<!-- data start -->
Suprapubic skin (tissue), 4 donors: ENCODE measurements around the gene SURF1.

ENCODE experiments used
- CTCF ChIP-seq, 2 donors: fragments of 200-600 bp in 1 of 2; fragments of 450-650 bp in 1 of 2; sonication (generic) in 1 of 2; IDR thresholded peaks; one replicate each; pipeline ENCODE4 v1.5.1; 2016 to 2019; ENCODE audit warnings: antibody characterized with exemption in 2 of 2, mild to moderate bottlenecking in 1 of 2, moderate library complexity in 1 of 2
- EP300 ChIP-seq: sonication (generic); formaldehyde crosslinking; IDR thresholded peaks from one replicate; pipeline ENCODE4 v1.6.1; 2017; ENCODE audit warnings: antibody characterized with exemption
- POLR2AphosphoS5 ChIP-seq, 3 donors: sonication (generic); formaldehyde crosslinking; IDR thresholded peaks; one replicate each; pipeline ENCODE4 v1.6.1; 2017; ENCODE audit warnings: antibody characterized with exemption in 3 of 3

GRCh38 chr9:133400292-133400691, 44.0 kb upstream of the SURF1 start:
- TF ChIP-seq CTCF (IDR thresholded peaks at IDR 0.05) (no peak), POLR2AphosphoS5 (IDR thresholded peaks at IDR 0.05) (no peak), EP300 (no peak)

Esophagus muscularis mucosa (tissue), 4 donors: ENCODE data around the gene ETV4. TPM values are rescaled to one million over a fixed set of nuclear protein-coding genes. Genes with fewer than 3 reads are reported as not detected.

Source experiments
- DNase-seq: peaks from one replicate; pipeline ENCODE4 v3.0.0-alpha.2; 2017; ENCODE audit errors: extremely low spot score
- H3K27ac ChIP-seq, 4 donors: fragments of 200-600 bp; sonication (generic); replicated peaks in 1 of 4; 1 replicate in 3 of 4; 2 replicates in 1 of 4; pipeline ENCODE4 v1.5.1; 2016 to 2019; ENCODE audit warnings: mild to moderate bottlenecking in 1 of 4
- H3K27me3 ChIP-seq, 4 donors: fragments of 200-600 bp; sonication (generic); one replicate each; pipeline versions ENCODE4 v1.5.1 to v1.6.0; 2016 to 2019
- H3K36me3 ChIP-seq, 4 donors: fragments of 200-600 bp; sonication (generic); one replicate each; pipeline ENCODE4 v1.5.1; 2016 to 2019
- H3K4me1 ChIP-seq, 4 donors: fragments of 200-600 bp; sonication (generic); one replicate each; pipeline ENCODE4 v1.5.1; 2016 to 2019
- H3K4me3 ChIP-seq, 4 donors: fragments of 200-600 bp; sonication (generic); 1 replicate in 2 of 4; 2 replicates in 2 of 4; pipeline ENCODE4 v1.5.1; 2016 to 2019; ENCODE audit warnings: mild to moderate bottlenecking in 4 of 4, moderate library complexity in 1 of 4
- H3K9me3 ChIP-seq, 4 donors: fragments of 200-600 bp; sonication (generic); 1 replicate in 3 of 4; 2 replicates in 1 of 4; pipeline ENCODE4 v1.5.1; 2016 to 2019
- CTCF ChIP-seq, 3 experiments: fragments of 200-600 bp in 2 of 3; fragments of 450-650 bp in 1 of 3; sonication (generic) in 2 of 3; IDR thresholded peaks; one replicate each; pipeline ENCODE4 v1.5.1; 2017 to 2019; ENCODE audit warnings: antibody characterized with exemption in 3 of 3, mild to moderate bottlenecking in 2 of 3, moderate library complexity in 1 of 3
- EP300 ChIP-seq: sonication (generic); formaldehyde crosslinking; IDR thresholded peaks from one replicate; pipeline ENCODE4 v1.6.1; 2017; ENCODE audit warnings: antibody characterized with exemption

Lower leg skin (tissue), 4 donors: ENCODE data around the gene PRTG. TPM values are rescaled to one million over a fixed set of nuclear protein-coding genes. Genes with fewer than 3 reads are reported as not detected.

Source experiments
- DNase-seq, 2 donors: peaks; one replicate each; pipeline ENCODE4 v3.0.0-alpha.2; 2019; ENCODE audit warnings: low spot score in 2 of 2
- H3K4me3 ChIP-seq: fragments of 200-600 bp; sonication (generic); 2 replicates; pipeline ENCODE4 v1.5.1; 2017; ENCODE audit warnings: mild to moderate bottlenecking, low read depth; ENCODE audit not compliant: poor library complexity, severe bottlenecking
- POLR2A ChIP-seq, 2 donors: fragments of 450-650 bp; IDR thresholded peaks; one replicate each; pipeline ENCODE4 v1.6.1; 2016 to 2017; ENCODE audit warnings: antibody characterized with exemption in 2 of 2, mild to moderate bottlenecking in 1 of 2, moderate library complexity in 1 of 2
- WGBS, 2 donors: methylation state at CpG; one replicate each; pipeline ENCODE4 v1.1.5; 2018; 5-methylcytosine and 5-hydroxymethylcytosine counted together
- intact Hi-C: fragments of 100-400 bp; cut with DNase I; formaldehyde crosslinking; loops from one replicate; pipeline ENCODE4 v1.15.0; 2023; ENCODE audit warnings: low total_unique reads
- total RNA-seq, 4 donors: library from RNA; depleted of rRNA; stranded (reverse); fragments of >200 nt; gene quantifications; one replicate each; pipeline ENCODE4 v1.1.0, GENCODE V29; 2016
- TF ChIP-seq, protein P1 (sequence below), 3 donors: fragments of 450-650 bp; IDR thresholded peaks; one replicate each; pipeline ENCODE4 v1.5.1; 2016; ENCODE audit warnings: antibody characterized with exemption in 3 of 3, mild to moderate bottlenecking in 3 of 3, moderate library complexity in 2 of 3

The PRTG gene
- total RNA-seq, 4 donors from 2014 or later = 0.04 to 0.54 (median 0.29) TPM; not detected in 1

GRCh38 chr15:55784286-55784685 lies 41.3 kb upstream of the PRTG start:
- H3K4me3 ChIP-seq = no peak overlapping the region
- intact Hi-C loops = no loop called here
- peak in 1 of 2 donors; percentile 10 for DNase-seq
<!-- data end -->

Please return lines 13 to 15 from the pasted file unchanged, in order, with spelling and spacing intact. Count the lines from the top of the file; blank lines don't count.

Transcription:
- H3K36me3 ChIP-seq, 4 donors: fragments of 200-600 bp; sonication (generic); one replicate each; pipeline ENCODE4 v1.5.1; 2016 to 2019
- H3K4me1 ChIP-seq, 4 donors: fragments of 200-600 bp; sonication (generic); one replicate each; pipeline ENCODE4 v1.5.1; 2016 to 2019
- H3K4me3 ChIP-seq, 4 donors: fragments of 200-600 bp; sonication (generic); 1 replicate in 2 of 4; 2 replicates in 2 of 4; pipeline ENCODE4 v1.5.1; 2016 to 2019; ENCODE audit warnings: mild to moderate bottlenecking in 4 of 4, moderate library complexity in 1 of 4